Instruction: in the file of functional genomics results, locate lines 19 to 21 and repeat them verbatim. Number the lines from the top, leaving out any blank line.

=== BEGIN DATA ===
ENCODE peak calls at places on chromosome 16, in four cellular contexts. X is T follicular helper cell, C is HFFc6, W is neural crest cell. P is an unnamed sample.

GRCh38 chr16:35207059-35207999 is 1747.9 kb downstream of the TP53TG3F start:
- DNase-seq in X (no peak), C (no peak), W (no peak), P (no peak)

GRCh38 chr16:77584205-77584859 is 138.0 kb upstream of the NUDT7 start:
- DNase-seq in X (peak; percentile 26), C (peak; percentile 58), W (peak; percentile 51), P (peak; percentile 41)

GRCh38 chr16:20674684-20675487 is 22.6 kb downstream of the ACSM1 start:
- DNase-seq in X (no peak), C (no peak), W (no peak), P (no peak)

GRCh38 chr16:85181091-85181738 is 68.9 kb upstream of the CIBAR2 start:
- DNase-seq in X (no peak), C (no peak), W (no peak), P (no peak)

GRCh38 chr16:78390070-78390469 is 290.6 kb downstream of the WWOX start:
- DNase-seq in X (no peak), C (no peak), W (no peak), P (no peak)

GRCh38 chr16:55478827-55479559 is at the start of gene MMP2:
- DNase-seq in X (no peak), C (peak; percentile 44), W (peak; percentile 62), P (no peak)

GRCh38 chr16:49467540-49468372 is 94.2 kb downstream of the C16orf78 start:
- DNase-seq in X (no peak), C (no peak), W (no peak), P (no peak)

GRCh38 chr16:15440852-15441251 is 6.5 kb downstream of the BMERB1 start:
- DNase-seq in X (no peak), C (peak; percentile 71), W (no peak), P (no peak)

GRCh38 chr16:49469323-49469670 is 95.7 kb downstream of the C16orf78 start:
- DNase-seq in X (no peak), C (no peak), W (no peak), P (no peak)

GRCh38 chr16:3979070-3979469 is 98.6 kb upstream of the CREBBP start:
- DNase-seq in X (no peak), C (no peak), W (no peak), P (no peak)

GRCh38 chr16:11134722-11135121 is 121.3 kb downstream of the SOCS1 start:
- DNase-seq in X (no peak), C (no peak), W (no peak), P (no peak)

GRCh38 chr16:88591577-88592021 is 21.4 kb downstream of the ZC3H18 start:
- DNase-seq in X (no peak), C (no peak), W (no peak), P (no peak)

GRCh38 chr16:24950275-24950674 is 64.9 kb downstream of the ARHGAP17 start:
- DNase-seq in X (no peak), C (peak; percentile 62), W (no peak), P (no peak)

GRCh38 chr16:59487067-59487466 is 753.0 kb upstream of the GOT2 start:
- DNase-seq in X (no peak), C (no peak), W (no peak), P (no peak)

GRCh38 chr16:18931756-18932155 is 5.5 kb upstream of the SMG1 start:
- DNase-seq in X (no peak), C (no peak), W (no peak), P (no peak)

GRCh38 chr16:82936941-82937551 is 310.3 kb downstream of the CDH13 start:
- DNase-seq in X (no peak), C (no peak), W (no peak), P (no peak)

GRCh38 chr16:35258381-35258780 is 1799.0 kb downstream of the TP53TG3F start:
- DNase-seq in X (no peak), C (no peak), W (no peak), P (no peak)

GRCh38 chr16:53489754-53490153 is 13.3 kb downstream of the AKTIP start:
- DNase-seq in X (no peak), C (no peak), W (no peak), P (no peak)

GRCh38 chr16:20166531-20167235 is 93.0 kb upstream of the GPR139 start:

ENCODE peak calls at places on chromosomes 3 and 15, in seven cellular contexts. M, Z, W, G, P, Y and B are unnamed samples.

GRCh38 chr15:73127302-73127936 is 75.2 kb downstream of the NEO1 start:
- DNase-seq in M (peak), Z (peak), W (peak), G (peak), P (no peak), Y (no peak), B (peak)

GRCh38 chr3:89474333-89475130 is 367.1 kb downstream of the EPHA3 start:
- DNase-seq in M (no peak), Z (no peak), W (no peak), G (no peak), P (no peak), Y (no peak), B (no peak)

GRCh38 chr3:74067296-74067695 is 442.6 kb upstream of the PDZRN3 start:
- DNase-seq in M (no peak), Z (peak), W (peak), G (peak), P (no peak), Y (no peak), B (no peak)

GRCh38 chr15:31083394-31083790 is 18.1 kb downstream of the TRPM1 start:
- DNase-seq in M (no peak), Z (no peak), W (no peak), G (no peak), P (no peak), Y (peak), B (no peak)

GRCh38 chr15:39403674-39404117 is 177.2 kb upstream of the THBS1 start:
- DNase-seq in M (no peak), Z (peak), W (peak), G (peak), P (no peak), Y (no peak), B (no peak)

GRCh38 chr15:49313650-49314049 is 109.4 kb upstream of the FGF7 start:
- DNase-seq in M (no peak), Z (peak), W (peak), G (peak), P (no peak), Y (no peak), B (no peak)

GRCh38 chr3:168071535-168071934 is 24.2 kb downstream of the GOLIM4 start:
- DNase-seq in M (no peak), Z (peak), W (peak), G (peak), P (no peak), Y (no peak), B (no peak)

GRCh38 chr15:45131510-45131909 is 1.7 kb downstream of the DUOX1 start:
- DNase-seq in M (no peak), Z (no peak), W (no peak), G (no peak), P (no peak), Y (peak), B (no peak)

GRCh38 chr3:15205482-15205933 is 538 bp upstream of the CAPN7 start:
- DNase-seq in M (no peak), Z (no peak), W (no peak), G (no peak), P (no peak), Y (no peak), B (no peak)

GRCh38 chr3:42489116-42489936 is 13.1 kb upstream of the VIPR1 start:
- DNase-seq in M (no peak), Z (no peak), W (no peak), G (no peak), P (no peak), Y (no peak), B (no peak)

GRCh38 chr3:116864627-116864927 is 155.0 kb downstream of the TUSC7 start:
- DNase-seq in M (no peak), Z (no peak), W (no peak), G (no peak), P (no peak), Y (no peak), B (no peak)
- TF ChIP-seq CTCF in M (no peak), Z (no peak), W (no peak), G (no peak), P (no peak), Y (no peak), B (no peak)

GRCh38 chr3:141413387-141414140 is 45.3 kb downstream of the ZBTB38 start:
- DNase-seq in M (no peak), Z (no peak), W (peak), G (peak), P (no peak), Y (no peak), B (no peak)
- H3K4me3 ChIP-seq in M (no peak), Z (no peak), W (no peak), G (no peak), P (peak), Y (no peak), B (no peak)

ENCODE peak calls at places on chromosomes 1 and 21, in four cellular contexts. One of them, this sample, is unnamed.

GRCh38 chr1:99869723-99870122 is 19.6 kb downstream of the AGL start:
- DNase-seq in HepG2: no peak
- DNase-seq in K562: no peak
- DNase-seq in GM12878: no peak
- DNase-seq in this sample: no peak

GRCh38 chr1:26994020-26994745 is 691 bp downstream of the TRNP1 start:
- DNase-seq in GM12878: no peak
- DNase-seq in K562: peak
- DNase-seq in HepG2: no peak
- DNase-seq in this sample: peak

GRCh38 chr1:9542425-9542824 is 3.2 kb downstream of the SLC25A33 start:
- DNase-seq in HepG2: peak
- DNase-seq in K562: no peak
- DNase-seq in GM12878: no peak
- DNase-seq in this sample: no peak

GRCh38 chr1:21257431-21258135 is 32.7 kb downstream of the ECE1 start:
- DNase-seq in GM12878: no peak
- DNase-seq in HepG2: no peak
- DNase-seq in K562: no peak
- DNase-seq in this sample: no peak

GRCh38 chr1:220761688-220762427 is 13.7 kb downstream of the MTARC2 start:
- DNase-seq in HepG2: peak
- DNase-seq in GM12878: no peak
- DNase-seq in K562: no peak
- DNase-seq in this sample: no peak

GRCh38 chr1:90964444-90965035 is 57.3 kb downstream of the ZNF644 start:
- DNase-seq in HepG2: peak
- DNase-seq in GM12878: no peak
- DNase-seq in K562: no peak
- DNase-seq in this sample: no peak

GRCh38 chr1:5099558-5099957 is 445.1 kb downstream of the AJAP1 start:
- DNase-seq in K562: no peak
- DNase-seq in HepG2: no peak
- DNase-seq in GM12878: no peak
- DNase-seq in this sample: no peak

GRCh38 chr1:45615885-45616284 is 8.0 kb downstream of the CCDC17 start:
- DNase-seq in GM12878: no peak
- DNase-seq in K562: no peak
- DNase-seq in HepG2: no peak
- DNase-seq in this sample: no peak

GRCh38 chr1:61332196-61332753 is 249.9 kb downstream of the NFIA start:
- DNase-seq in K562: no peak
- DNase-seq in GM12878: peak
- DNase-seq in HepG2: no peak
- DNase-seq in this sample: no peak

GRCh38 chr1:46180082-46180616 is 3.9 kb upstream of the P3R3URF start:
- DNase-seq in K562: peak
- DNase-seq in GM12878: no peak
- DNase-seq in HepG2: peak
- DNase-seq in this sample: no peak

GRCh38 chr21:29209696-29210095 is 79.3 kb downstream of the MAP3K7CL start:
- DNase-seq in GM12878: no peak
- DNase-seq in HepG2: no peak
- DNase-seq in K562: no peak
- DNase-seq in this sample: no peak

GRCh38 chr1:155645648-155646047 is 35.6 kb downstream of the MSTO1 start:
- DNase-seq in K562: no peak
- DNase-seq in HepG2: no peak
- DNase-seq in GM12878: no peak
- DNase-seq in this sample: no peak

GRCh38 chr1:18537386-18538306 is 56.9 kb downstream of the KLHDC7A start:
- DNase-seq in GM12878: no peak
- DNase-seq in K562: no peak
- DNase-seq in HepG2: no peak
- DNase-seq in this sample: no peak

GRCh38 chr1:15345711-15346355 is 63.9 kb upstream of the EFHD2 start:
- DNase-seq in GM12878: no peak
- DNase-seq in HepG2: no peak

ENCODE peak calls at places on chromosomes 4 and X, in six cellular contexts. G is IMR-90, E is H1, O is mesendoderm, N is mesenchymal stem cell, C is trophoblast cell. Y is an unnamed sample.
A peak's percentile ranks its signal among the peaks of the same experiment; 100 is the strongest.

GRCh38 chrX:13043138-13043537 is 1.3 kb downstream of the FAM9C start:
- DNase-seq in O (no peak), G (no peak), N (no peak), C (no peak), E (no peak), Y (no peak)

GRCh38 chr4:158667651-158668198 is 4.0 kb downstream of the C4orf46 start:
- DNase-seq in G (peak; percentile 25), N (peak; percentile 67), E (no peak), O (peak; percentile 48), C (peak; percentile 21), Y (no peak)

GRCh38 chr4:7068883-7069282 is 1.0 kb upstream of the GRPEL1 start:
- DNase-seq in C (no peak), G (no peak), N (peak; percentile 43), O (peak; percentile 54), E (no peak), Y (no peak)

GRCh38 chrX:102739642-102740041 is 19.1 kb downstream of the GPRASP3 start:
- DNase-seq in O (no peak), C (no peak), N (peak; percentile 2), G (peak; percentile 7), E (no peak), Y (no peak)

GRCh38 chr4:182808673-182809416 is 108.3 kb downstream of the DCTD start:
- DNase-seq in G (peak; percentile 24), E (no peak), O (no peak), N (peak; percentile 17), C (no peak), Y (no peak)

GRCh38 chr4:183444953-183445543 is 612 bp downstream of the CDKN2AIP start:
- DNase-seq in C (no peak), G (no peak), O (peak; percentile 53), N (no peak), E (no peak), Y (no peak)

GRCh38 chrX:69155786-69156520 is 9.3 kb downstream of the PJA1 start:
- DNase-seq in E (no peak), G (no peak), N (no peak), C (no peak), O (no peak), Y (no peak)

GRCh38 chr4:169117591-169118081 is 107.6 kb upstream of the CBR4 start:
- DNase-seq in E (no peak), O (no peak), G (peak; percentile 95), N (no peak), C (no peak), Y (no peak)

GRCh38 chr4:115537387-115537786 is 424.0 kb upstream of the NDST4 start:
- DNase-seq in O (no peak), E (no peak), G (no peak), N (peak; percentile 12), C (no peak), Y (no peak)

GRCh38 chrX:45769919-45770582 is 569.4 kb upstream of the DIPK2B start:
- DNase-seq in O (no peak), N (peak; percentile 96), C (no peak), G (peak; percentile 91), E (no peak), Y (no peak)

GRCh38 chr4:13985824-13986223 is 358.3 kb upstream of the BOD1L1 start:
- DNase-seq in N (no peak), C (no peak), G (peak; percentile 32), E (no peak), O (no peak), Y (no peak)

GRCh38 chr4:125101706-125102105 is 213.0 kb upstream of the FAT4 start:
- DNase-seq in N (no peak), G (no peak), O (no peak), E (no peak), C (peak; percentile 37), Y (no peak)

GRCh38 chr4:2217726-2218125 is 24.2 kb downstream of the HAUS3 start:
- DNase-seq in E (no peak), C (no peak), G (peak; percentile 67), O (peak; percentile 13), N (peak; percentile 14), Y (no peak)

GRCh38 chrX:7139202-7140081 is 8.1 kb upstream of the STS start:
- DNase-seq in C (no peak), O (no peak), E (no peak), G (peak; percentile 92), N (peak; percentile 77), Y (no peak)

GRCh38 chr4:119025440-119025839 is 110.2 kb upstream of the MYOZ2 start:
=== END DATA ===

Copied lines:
- DNase-seq in X (no peak), C (no peak), W (no peak), P (no peak)

GRCh38 chr16:3979070-3979469 is 98.6 kb upstream of the CREBBP start:
- DNase-seq in X (no peak), C (no peak), W (no peak), P (no peak)